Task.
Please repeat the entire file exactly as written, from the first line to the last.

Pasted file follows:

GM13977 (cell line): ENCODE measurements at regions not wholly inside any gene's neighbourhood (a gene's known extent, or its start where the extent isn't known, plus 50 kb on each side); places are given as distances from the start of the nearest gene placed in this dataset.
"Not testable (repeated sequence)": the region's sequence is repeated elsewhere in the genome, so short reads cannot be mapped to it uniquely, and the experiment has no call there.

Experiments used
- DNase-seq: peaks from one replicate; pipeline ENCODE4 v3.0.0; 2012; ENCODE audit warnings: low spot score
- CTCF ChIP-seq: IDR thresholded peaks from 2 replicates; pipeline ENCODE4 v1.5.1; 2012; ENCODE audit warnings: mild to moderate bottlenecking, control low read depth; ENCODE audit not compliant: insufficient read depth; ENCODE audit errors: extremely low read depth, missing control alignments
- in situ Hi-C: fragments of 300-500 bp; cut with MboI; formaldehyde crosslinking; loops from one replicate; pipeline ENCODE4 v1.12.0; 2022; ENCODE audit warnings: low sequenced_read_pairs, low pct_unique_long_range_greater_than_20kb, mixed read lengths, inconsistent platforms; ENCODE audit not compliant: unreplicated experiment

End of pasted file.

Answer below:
GM13977 (cell line): ENCODE measurements at regions not wholly inside any gene's neighbourhood (a gene's known extent, or its start where the extent isn't known, plus 50 kb on each side); places are given as distances from the start of the nearest gene placed in this dataset.
"Not testable (repeated sequence)": the region's sequence is repeated elsewhere in the genome, so short reads cannot be mapped to it uniquely, and the experiment has no call there.

Experiments used
- DNase-seq: peaks from one replicate; pipeline ENCODE4 v3.0.0; 2012; ENCODE audit warnings: low spot score
- CTCF ChIP-seq: IDR thresholded peaks from 2 replicates; pipeline ENCODE4 v1.5.1; 2012; ENCODE audit warnings: mild to moderate bottlenecking, control low read depth; ENCODE audit not compliant: insufficient read depth; ENCODE audit errors: extremely low read depth, missing control alignments
- in situ Hi-C: fragments of 300-500 bp; cut with MboI; formaldehyde crosslinking; loops from one replicate; pipeline ENCODE4 v1.12.0; 2022; ENCODE audit warnings: low sequenced_read_pairs, low pct_unique_long_range_greater_than_20kb, mixed read lengths, inconsistent platforms; ENCODE audit not compliant: unreplicated experiment